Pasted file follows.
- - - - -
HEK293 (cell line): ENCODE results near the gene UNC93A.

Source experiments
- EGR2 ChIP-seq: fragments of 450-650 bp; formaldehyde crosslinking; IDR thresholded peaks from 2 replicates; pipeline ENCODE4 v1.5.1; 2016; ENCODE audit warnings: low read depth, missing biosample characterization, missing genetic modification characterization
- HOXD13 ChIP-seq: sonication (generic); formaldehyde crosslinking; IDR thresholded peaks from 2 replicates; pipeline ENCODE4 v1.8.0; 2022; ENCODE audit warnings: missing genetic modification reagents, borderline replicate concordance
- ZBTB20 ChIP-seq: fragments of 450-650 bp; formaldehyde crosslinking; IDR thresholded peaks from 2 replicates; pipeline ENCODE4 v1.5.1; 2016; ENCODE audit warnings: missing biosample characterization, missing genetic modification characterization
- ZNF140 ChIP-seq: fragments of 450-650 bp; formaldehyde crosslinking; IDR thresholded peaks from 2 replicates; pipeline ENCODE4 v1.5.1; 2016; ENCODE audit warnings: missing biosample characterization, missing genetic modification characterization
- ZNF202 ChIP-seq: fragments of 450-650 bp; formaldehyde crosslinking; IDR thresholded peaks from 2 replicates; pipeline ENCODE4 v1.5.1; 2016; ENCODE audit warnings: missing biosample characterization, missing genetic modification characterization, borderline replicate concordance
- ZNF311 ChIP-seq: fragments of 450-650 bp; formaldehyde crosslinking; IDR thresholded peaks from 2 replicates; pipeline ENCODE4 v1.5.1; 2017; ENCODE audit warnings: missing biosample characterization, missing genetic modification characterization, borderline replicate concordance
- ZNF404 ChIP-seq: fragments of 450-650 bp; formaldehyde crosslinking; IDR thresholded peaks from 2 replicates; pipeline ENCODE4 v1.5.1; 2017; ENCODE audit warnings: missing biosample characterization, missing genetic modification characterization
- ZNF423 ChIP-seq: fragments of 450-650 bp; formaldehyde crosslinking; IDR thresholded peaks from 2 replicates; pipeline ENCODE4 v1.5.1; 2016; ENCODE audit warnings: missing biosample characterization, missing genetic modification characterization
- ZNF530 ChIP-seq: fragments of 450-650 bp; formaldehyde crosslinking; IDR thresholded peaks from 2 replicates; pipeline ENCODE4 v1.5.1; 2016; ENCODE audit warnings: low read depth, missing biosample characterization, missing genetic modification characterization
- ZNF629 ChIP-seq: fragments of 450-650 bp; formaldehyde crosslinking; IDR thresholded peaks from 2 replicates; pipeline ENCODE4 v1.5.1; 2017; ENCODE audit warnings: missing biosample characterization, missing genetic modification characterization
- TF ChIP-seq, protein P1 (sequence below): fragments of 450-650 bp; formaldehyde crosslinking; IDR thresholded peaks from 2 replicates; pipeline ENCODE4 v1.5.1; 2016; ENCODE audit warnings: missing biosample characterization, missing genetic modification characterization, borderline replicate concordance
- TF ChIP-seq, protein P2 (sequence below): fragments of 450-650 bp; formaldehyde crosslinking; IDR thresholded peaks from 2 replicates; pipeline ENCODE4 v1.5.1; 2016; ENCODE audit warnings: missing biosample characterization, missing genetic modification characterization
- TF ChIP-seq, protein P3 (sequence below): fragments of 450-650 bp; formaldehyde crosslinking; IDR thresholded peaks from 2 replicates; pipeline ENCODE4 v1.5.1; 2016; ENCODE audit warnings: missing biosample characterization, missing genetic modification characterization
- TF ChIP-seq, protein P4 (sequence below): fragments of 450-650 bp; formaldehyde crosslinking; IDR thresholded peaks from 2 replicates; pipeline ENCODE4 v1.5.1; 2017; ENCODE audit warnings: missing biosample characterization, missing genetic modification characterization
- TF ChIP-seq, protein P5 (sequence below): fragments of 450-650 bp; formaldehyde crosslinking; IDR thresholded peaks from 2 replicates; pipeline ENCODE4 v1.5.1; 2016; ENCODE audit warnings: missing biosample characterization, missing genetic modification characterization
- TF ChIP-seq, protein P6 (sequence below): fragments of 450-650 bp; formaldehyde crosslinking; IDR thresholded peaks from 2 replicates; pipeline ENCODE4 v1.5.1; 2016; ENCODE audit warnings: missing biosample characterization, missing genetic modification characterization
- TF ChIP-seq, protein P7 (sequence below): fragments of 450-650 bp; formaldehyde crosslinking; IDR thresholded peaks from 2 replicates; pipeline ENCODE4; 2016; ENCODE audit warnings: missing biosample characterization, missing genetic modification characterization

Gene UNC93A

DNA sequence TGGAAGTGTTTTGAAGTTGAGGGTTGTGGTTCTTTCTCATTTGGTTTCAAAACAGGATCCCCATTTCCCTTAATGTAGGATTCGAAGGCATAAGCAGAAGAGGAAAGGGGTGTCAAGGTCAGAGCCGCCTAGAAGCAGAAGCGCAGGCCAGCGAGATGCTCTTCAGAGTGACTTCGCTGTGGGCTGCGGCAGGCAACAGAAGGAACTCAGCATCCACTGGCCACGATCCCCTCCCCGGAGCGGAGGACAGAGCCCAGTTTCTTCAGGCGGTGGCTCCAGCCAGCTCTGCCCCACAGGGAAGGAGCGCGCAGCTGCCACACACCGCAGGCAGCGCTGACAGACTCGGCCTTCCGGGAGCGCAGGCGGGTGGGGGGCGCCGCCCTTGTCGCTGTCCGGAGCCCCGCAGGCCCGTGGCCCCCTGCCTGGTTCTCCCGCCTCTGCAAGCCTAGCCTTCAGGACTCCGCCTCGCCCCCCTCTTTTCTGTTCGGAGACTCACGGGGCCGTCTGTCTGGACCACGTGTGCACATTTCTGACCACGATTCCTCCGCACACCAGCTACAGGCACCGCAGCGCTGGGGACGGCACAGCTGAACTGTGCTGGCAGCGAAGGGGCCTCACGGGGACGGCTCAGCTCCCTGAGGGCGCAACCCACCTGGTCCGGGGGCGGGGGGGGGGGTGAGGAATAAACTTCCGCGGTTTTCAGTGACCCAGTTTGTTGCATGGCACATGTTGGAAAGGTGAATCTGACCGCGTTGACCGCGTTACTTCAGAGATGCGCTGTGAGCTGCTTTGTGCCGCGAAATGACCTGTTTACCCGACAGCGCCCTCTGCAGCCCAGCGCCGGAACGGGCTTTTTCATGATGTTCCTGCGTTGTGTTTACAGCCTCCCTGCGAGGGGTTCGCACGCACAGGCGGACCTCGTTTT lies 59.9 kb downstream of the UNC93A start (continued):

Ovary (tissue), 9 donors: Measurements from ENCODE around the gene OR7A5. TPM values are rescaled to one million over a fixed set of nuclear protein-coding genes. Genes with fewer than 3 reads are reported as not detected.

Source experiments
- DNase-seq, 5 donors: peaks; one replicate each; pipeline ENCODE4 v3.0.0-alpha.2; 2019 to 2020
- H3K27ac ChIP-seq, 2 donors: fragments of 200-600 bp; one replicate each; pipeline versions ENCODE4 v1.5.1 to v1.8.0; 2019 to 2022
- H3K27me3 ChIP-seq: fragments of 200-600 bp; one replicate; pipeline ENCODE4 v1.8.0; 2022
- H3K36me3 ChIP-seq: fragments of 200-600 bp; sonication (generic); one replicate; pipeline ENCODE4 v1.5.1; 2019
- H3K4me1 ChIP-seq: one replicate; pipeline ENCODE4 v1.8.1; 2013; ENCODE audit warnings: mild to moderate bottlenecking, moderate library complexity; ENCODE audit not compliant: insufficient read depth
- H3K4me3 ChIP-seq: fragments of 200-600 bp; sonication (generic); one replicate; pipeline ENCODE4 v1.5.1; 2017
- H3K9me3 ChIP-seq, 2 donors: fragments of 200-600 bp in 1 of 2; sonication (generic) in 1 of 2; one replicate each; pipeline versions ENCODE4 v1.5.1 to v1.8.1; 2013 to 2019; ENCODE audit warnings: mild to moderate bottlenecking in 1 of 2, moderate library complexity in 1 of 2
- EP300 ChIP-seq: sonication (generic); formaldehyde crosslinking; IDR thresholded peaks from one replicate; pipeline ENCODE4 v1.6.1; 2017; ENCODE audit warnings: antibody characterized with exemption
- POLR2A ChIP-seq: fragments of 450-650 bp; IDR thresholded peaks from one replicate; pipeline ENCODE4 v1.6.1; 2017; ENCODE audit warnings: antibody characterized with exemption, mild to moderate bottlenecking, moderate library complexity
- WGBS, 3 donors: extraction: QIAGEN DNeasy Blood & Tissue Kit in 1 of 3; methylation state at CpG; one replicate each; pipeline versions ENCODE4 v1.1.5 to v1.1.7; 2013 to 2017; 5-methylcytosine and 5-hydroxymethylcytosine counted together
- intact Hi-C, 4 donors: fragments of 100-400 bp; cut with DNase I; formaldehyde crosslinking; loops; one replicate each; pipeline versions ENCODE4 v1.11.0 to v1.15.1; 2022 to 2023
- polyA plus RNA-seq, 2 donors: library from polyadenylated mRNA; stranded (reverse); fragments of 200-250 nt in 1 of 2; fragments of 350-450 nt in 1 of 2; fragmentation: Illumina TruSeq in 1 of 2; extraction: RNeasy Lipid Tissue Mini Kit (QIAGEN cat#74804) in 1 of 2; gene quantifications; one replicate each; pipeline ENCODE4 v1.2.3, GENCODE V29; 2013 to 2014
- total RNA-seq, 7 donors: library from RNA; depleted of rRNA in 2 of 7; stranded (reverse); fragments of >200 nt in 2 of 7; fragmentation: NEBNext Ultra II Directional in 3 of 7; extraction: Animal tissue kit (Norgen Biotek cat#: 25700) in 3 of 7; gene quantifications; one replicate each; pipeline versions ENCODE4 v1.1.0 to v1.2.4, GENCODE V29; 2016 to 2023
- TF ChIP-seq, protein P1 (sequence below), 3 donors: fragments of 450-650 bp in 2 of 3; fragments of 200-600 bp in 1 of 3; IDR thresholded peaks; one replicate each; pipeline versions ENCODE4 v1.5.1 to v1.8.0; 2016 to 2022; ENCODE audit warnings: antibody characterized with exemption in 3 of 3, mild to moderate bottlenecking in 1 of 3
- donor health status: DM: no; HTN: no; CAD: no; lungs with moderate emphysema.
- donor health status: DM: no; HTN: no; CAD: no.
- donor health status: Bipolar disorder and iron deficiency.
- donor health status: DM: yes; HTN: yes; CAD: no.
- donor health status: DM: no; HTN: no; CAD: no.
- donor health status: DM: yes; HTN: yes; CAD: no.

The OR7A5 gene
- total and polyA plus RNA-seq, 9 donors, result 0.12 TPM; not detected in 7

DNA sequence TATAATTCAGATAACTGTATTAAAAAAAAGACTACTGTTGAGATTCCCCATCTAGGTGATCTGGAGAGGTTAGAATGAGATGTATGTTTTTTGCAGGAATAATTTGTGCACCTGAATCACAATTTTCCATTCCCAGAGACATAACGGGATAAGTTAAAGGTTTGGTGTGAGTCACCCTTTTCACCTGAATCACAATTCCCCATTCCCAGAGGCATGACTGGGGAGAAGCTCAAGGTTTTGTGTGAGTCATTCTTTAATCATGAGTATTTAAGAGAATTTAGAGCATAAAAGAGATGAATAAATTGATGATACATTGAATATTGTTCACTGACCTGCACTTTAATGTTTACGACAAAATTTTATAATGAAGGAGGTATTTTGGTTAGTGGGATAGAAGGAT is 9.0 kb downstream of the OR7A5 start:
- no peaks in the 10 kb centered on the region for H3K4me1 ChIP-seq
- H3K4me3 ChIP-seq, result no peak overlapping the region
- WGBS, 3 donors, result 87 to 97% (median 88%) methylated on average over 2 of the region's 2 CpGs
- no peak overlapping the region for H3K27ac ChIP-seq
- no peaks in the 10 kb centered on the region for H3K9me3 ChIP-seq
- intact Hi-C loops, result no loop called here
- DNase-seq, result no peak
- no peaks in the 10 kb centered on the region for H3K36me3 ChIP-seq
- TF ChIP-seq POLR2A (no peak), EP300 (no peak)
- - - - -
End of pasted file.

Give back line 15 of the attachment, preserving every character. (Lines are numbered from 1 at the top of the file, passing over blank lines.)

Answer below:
- TF ChIP-seq, protein P3 (sequence below): fragments of 450-650 bp; formaldehyde crosslinking; IDR thresholded peaks from 2 replicates; pipeline ENCODE4 v1.5.1; 2016; ENCODE audit warnings: missing biosample characterization, missing genetic modification characterization